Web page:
With that in mind, consider Charles Tomlinson.Tomlinson, born in 1927, is very much a unique voice in contemporary English poetry, and has been a satellite of excellence for the past fifty years. He is a satellite because he has chosen to work outside the cliques and so has created his own audience. He chose not to borrow an audience left over from some previous movement, nor has he compromised himself into becoming a poet more easily assimilated by the reader who prefers a poetry that simply corroborates their ostensibly liberal viewpoint.
Instead, the breadth of Tomlinson’s concerns, the passion and compassion of his intelligence, and the experimental power of his craft, mark him as a seriously good world writer, aligned with his friend, the late Octavio Paz. That’s why I feel a strong new volume from Tomlinson should be a cause for celebration. Yet coverage in this country has been somewhat scant, despite the strengths of his new work, not only in Skywriting but also Carcanet‘s other excellent volume The Vineyard Above the Sea (1999).
Thank goodness for us then that Tomlinson is a fighter, an energetic and creative artist and intelligent advocate of the poetry of other writers. His poetry and poetics are highly significant in that they have advanced the art as a way of seeing and voicing the physical world. He has also made a substantial contribution to an international view and practice of poetry, working with writers from many countries on jointly written forms such as the Japanese Renga. He is responsible for bringing to light the powerful work of many authors such as Attilio Bertolluci, Fyodor Tyutchev or César Vallejo; and backing and editing work by writers marginalised from the British mainstream such as the great Scottish poet Hugh MacDiarmid and the Welsh poet David Jones.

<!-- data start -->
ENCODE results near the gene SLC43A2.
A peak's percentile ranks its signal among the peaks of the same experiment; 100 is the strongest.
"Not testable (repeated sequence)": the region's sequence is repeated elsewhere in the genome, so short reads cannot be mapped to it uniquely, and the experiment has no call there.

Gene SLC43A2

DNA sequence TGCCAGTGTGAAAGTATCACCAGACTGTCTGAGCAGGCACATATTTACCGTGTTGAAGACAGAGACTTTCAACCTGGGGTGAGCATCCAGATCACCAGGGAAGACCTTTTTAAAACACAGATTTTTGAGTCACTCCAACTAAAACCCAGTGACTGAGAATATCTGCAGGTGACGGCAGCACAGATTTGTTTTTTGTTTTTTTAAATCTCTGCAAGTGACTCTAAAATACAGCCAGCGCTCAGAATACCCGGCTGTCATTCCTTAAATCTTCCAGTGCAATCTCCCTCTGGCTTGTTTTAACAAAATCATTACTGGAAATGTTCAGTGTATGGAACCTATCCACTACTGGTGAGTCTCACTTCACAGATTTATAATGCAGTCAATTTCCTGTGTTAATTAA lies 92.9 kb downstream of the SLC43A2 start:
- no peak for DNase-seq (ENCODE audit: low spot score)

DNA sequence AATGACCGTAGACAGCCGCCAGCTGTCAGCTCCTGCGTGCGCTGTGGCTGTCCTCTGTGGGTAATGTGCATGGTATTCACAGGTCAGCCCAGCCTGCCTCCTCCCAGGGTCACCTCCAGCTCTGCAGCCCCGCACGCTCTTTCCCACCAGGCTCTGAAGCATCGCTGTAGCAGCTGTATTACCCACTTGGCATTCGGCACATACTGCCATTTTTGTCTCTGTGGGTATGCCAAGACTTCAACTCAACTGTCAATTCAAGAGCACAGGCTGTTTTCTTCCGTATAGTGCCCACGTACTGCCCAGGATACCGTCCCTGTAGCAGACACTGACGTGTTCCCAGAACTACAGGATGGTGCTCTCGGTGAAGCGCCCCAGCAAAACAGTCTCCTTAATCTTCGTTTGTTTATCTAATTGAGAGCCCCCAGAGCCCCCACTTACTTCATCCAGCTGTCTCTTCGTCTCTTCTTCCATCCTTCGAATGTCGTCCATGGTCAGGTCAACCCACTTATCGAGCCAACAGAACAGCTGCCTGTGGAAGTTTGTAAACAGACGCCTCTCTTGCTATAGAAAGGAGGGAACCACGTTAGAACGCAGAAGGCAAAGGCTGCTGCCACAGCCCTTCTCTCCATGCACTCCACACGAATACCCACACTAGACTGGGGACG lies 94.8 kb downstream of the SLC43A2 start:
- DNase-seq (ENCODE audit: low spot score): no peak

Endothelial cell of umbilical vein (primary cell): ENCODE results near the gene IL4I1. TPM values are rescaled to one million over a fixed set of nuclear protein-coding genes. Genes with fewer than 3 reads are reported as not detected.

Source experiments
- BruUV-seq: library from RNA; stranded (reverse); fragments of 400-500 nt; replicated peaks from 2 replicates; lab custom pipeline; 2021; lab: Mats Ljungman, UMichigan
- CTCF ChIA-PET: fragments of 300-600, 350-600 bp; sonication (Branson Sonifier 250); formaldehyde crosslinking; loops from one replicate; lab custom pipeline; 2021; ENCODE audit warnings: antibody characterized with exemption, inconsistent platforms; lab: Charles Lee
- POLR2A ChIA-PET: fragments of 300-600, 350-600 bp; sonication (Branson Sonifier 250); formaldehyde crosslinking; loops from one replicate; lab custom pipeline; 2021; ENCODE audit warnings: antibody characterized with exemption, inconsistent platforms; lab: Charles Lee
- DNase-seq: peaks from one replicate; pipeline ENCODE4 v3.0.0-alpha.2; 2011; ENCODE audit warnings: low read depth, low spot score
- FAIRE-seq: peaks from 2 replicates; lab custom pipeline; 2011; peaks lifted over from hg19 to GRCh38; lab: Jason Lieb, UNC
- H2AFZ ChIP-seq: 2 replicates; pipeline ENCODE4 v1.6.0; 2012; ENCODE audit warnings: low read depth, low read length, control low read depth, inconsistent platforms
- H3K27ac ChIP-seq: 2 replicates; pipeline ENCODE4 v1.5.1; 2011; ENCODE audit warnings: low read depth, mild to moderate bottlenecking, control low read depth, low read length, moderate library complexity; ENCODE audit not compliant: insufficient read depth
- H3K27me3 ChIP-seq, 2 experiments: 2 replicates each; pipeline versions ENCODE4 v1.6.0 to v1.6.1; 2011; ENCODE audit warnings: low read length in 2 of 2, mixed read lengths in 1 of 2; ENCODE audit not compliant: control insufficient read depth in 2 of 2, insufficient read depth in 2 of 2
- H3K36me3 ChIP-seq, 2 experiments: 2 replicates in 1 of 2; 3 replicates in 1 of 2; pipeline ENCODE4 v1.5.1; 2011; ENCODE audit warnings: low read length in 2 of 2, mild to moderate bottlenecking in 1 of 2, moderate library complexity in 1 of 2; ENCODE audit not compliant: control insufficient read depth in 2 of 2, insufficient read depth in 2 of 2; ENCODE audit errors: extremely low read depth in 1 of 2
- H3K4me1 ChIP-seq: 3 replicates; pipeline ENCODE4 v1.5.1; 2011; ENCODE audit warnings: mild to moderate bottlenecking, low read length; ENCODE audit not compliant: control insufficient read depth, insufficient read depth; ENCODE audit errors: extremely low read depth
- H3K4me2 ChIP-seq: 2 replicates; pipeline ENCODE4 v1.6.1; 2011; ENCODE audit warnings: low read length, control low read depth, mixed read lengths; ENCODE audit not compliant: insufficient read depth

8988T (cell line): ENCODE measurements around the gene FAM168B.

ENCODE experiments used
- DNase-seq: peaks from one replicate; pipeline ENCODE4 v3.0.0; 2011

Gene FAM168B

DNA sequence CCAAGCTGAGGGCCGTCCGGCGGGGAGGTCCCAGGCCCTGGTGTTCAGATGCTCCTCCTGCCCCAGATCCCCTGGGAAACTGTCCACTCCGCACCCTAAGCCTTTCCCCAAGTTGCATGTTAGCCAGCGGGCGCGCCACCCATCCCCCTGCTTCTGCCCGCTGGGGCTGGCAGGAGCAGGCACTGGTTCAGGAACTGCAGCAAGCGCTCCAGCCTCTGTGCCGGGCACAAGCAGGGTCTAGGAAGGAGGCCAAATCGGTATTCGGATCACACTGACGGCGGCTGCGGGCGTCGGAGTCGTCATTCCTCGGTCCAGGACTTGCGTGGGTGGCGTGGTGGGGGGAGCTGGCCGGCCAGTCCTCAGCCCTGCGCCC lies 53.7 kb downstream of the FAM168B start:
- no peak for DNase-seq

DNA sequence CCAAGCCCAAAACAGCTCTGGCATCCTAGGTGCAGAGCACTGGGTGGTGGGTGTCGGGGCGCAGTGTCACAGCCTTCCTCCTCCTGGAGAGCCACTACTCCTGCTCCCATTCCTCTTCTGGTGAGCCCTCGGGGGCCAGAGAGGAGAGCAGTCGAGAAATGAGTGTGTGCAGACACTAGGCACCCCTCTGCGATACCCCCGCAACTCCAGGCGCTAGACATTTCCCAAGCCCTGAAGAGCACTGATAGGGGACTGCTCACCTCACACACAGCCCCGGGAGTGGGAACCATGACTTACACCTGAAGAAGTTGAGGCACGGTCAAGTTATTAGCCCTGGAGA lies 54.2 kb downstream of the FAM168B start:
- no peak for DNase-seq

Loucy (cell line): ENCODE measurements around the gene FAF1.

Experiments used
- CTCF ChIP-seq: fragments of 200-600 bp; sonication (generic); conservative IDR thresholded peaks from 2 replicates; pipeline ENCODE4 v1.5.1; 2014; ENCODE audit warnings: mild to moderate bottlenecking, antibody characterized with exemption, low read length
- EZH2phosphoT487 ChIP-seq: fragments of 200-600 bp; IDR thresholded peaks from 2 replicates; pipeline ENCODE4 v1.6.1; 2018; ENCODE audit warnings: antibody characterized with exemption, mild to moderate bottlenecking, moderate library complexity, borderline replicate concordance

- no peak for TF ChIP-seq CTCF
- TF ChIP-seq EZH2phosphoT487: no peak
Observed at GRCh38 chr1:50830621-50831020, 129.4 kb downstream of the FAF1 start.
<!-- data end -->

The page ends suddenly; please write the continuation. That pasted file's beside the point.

But this is a microscopic sample of Tomlinson’s undertakings. It shows a poet who takes the artist’s civic and cultural responsibilities generously and gladly. Maybe we could do worse than learn from his example. Maybe his actions make too many poets appear ultimately self-interested. Maybe that’s partly the reason for the deliberate and deliberated neglect.
In Skywriting, his poetry continues to break ground in his concern for the environment, and his precise perception of the external natural world. He has a strong Wordsworthian regard and instinct for ecology and natural cycles, here writing of badger trails and also of ourselves by default.